Step back in time,...



A walk through history

Outstanding scenery, and a rich and rare history waiting for you to explore

Greyabbey is a popular destination for antique-hunters who come from far and wide to explore the numerous little antique shops in the village; and it is the occasional location for BBC antique programmes, period dramas and films.
The village is home to the Montgomery family, one of the original Ulster-Scot planters of 1606. The Montgomery family still lives in Grey Abbey House, and you can see the entrance to the estate at the rear of the carpark beside the little primary school.

Don't forget to visit the Grey Abbey - it's not just a pile of ruins, it is perhaps one of the most important ecclesiastical sites in Ireland.

Greyabbey enjoys a good choice of restaurants; and the Grey Abbey remains are an excellent and interesting location for picnicking.
There is a carpark at the Grey Abbey, another beside the primary school, and a third carpark just past Orange Tree House as you leave the village by the coast.

Places worth visiting nearby

These are just a few of the interesting places waiting for you to explore in and around Greyabbey

The Grey Abbey

Greyabbey is considered to be the best example of Anglo-Norman Cistercian architecture in Ulster, and was the daughter house of Holm Cultram (Cumbria). 

It was founded in 1193 by Affreca, wife of John de Courcy, the Anglo-Norman invader of East Ulster. Poor and decayed in the late Middle Ages, the abbey was dissolved in 1541, but in the early 17th century was granted to Sir Hugh Montgomery and the nave was refurbished for parish worship until the late 18th century. 

The remains, in the beautiful parkland setting of the nearby grand residence of Grey Abbey House, consists of the church with cloister and surrounding buildings to the south. 
There is a small visitor centre with displays at the entrance and a reconstructed medieval physic (herb) garden.

Friends of the Abbey provides guided tours of the ruins and physic garden; for more information they can be contacted by tapping here

Grey Abbey House

Overlooking Strangford Lough, Grey Abbey House and its gardens benefit from a temperate climate which supports a plethora of unusual flora and fauna. 

The Estate also owns three islands on the Lough which are leased to the National Trust. 
The ruins of the Cistercian Abbey lie adjacent to the estate's grounds. 
Church Hill, to the south of the Abbey, is believed to be one of the first landscaped parks in Ireland.

Grey Abbey House and estate is a private residence, and may only viewed by special arrangement with the Montgomery family.

Grey Abbey Graveyard

This graveyard is just outside the abbey grounds. It is densely packed with headstones and contains a large number of eighteenth century stones.

Mount Stewart

Mount Stewart is one of the most inspiring and unusual gardens in the National Trust's ownership. The garden reflects a rich tapestry of design and great planting artistry that was the hallmark of Edith, Lady Londonderry. The mild climate of Strangford Lough allows astonishing levels of planting experimentation. The formal areas exude a strong Mediterranean feel and resemble an Italian villa landscape; the wooded areas support a range of plants from all corners of the world, ensuring something to see whatever the season.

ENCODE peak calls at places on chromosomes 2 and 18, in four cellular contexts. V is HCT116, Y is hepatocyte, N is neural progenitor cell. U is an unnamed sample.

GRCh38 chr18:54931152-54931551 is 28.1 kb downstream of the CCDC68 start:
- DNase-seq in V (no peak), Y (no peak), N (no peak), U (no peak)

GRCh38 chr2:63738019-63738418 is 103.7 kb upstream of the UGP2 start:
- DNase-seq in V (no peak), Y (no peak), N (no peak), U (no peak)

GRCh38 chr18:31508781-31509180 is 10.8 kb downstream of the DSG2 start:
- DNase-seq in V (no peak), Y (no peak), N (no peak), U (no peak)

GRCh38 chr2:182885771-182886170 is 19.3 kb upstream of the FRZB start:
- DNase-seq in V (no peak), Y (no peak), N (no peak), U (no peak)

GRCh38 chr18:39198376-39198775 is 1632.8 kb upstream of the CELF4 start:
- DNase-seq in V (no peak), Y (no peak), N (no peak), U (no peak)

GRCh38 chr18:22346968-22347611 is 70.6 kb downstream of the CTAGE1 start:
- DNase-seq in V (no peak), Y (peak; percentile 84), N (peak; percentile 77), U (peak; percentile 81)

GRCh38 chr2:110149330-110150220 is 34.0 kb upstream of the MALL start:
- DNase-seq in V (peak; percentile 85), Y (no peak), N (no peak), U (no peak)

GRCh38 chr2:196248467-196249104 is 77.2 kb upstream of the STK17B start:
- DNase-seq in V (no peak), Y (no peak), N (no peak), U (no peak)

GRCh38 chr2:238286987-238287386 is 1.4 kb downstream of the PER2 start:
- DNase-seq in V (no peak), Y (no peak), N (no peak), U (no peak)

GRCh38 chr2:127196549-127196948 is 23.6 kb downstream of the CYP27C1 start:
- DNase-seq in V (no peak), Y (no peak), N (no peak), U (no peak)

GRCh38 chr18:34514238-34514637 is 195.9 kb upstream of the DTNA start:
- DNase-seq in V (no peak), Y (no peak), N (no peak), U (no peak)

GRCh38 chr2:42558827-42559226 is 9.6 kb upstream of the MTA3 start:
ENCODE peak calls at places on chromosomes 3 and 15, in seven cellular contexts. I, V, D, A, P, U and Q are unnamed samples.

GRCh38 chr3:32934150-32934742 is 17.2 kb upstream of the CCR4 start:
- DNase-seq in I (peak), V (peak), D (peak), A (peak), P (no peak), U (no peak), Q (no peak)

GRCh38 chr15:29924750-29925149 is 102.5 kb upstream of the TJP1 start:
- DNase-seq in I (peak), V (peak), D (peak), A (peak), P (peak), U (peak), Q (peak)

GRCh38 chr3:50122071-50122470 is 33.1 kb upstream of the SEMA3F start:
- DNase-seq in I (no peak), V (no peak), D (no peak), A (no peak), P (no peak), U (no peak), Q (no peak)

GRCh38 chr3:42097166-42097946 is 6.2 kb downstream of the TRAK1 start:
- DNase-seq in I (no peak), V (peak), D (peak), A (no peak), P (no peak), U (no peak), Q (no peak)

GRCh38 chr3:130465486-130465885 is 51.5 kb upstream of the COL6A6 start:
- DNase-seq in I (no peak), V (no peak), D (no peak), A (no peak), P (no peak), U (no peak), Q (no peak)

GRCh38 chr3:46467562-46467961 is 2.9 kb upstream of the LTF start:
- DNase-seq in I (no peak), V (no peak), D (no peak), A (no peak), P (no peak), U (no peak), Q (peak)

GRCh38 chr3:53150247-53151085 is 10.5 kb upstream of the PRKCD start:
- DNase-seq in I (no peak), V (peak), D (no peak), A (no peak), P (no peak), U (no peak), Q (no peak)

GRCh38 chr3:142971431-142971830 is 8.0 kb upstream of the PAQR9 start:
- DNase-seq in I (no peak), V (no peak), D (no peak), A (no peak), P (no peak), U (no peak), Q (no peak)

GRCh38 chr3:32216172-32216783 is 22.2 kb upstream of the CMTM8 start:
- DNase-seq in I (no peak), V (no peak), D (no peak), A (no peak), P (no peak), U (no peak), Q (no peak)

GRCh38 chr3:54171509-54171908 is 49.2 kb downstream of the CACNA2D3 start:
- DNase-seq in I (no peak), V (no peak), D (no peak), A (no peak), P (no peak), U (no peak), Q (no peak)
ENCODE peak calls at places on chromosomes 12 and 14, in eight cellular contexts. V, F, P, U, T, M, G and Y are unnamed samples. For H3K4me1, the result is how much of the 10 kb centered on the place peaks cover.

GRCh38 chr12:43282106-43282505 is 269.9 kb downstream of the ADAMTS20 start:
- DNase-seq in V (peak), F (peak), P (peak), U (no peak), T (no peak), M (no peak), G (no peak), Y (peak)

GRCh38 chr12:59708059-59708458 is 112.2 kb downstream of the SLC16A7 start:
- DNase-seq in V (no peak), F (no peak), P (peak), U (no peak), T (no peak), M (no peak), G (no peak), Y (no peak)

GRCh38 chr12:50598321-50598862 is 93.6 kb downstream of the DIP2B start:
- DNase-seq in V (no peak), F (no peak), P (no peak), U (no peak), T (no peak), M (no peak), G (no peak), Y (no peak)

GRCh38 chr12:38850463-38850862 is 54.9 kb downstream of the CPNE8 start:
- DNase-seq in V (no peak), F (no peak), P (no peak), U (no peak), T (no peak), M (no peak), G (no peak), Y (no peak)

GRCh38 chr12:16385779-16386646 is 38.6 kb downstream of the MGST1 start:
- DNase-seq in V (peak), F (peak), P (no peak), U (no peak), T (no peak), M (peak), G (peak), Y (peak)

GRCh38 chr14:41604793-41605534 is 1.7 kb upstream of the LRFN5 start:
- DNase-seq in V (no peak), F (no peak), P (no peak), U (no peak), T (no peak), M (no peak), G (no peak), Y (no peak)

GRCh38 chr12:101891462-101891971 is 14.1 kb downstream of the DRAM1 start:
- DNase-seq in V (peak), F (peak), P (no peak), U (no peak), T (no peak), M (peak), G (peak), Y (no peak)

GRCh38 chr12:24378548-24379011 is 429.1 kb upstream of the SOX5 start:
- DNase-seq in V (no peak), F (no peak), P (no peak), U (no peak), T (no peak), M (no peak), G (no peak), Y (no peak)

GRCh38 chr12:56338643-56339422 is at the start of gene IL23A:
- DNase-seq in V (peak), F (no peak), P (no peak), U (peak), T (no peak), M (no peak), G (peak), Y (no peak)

The house has now re-opened after a 3-year restoration project, bringing back the elegance and charm of the house when it was home of the 7th Marchioness Edith, Lady Londonderry and her family in the early 20th century.

Swan Hole

Just a couple of hundred yards south of the village, following the shore road, you come across a manmade causeway. This causeway was constructed as a public works programme, funded by the Montgomery family during the Great Irish Famine; this project provided much-needed employment to the local community during these difficult times, and the causeway remains an main arterial route for the peninsula.
This causeway cut across a natural inlet, which has become a fine little lake. The lake is popular with waterfowl, and in recent years up to 30 swans can be seen bobbing about at any one time.

Ancient Fish Traps

On the shores of Greyabbey Bay, at low tide you can still clearly make out the remains of the stone walls that made up an extensive arrangement of fish traps.

Many of these date back to neolithic period, and were widely used during the medieval period when the Grey Abbey was at its height.
It is believed that the A20 causeway that creates the Swan Hole was also once a walled fish trap, which was developed into a road during the 1845-48 famine years as work relief for the local community.

At an [undisclosed] location on the mudflats, at low tide you can examine the fragile remains of a neolithic dugout canoe which remains stuck in the mud.

Anglo-Norman Motte

If you happen to be tramping about the grounds of Mount Stewart, it is worth stretching your legs a little further to find this superbly preserved 12th century motte.

It is in such good condition that it could be mistaken for a folly: the 5-metre ditch has retained its form over the centuries, and the motte still stands proud at 8-metres high.

Similar in design but smaller and more accentuated than a typical Bronze-age ringfort, mottes are defensive mounds surrounded by a deep ditch, usually topped by a wooden fort.
This one is not as impressively large as the one at Dundonald, but it is surely worth taking time to find.  

You can find it in the woods, roughly 1.5km north-west from the Mount Stewart House car park (ask a National Trust guide to direct you).
Or, on your SatNav, try 54.555406, -5.583880



Greyabbey is located on the Strangford Lough coast of the Ards Peninsula, between Newtownards and Kircubbin.

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